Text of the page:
“His words were all the words I struggled so hard to express. And I slowly started opening up to people,” Lijia says. “As my husband constantly encouraged me, it wasn’t about them being able to understand my pain, but about them being able to journey alongside with me.”


In their tenth year of marriage, after more futile rounds of IUI and IVF, Lijia and her husband conceived for the first time. “I wasn’t on IVF treatment anymore, so it didn’t cross my mind at first that I could be pregnant.”

Their friends and family went wild. It was the miracle everyone had been waiting for – until they went for their first ultrasound.

“The doctor couldn’t find the foetus. It was just an empty sac. We had lost the baby within 8 weeks,” she says, her eyes betraying no emotion.

“I had to undergo surgery to remove the sac. While waiting alone outside the operating theatre, I decided to send a long text out to thank everyone for their prayers.”

A tear rolls down her cheek. A full minute of silence hangs in the heavy air.

“When I sent that text out, I wanted closure. I wanted to focus on God and I’m thankful I didn’t blame him. There was this sense of peace I hadn’t felt in a long time. I knew He wasn’t responsible for all that has happened. In fact, He grieves for me. It pains Him to see me in this state of suffering.”


Something changed after that season of great sadness. Now, hearing from couples sharing their joy of getting pregnant doesn’t affect Lijia quite as badly anymore.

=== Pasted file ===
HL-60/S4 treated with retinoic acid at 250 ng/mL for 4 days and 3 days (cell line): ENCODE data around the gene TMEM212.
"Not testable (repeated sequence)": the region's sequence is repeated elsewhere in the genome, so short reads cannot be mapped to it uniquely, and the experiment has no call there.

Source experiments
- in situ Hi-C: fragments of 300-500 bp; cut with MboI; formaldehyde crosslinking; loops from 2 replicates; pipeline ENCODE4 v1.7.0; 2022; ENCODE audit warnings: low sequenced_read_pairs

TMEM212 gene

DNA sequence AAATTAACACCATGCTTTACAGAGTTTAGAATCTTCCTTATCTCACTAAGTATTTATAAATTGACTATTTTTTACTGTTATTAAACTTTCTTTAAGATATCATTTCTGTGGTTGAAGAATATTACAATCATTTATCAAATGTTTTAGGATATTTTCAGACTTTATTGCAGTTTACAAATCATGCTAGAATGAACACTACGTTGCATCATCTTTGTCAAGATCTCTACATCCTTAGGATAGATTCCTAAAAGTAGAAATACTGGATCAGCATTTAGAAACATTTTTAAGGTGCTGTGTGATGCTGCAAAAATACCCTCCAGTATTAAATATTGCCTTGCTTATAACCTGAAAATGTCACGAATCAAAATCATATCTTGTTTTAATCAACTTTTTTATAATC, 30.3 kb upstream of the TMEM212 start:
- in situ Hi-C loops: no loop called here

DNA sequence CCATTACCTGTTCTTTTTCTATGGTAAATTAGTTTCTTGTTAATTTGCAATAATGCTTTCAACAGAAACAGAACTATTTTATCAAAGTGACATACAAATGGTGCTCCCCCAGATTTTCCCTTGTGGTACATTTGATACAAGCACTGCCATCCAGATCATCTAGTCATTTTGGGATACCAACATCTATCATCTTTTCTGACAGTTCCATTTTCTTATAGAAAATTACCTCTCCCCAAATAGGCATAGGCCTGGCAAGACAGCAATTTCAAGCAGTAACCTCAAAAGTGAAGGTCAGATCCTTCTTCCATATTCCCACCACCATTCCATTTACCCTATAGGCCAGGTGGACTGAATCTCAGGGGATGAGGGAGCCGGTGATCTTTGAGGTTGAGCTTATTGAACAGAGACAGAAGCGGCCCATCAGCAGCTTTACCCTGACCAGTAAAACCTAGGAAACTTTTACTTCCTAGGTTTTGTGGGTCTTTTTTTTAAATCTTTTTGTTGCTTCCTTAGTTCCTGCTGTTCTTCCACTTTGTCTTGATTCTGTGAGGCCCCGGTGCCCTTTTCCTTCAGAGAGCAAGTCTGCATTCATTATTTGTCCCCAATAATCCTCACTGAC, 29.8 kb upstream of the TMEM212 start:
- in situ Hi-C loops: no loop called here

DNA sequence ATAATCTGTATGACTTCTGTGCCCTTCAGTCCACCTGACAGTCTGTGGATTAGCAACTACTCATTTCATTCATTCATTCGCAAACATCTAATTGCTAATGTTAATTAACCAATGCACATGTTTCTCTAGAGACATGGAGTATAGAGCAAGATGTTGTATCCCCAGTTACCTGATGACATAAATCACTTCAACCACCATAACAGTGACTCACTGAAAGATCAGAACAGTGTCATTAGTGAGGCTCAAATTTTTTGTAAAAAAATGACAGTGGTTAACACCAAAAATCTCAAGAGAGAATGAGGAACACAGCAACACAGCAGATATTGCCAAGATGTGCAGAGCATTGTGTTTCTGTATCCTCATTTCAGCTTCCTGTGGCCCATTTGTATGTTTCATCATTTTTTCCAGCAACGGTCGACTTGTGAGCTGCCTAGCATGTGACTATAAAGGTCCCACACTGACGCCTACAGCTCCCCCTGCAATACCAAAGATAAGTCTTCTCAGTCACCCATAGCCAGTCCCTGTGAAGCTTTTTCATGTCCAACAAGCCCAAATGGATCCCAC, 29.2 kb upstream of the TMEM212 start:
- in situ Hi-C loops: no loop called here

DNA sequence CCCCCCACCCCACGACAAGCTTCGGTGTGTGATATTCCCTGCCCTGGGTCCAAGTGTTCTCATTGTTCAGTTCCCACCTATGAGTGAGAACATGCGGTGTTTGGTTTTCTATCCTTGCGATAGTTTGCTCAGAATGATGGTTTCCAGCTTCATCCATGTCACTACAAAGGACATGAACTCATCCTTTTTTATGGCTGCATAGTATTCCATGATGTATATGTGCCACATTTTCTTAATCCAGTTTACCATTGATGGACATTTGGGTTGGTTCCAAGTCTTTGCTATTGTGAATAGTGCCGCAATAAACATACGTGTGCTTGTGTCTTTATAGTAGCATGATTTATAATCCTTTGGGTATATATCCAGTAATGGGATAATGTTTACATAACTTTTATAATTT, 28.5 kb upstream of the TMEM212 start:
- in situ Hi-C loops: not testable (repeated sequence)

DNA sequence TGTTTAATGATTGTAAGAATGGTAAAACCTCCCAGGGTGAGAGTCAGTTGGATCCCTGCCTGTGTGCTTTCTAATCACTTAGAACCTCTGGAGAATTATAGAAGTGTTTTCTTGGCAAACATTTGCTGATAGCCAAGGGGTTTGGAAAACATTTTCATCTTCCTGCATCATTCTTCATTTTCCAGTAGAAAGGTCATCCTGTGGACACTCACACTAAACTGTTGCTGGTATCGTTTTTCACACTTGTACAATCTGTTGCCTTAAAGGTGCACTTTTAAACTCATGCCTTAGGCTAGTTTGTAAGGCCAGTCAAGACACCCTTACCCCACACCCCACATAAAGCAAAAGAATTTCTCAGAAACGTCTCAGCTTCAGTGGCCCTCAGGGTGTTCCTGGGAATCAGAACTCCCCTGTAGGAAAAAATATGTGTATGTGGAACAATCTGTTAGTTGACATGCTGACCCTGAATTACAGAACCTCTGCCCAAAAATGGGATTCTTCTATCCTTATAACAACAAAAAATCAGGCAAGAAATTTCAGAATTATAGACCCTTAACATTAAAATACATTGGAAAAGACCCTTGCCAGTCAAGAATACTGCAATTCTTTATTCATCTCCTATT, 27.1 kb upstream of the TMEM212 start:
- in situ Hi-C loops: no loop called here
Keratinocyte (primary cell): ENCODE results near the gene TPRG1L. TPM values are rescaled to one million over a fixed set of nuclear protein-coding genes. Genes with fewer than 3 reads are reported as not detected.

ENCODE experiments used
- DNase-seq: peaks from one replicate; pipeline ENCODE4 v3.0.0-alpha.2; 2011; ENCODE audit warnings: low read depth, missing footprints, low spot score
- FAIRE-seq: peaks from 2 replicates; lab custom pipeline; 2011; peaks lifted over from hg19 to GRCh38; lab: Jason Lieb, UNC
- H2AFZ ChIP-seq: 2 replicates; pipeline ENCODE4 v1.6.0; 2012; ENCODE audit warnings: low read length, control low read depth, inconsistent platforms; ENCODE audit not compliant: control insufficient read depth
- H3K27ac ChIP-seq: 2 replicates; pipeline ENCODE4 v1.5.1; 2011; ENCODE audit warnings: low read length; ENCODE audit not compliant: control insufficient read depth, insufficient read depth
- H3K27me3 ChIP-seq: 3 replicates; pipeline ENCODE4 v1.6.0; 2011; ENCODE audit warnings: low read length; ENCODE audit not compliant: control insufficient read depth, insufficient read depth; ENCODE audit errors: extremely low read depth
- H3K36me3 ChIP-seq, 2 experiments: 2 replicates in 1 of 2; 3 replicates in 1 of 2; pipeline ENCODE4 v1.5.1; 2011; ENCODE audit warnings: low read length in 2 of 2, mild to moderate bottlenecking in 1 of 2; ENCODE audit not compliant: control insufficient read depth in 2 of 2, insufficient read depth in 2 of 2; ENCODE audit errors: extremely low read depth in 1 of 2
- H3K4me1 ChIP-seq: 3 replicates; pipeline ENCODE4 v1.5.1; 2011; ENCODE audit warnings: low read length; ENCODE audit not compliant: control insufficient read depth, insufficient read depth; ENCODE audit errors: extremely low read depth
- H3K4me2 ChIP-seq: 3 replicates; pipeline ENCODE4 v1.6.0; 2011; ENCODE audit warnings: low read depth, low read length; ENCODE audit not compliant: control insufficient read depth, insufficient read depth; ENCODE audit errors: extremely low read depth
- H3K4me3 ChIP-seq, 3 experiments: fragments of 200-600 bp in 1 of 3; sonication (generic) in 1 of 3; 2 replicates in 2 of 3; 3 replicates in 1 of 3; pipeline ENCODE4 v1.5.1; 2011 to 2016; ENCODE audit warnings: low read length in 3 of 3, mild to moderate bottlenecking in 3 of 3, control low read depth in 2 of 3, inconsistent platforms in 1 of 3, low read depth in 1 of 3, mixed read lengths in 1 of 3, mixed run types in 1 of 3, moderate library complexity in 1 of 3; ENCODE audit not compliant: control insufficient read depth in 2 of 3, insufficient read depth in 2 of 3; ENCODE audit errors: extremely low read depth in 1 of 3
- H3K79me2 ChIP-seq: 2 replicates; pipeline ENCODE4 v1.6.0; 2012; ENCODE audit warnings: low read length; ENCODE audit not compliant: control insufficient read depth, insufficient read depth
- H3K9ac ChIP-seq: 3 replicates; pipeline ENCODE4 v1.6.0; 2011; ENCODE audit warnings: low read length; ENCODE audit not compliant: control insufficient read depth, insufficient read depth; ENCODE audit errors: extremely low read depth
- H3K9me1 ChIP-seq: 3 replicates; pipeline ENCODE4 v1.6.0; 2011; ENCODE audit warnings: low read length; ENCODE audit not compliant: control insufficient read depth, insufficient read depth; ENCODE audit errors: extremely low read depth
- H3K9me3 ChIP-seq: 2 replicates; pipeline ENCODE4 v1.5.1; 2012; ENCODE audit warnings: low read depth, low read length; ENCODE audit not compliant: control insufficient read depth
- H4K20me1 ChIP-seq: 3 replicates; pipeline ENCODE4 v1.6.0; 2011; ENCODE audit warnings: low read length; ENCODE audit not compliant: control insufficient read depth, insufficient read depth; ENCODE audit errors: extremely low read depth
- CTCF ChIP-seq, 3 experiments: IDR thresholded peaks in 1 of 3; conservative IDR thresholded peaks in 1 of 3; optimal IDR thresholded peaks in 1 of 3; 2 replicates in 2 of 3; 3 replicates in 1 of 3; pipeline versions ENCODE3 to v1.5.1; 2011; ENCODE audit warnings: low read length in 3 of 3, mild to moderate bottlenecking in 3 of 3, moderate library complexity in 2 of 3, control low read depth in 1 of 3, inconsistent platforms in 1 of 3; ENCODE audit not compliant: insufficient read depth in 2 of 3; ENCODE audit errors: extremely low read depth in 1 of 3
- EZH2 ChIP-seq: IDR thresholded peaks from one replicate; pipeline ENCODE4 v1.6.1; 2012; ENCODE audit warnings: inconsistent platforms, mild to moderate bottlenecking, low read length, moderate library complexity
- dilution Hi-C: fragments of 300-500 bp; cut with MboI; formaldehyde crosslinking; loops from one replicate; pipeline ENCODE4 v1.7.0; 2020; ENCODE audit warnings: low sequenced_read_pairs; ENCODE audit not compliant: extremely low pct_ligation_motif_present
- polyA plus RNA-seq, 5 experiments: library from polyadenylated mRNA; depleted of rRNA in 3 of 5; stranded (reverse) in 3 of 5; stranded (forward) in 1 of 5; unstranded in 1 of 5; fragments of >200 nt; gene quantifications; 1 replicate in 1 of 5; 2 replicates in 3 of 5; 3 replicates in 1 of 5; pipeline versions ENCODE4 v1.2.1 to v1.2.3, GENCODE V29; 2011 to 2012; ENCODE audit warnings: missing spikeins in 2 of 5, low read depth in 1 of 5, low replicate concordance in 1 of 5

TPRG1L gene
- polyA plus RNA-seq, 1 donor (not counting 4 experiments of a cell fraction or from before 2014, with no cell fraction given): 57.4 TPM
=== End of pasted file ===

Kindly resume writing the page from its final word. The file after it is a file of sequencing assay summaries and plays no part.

“I’m genuinely happy for them. Yes, I still want to be a mother. But motherhood cannot dictate my self-worth or my identity. Even if I never have a child of my own, that doesn’t mean God loves me any less,” she says.

“People think that a breakthrough would mean finally having a baby. But what is a breakthrough in God’s eyes? Is it about getting what you want? Or is it about pleasing Him at the end of the day?”

She even shared her painful journey with the members of the cell group that she leads, allowing them into the darkest parts of her experience.

“I was a mess when I took that first step to share. I was crying so hard. But there was definitely a shift in cell culture after that.

Group sharing moved to a deeper level and you could tell people were more forthcoming about the issues on their hearts. That’s a breakthrough to me.”

“What is a breakthrough in God’s eyes? Is it about getting what you want? Or is it about pleasing Him at the end of the day?”

As we prepared to wrap up the interview, we ask Lijia if she has anything she’d like to say to people who are going through a similar struggle. She takes a while and you know she’s asking herself the same question, but finally finds the words.

“I just want to assure them that the truth is motherhood doesn’t define them. It doesn’t define their self-worth, their identity. God has given them this life and it’s supposed to be an abundant one. Even if it doesn’t feel like it now, it still is because God said so.”

“I hope that they will cling to God as their anchor in this time. To run to Him. Cry to Him. And find strength in Him alone.”

She will be returning to church this Mother’s Day.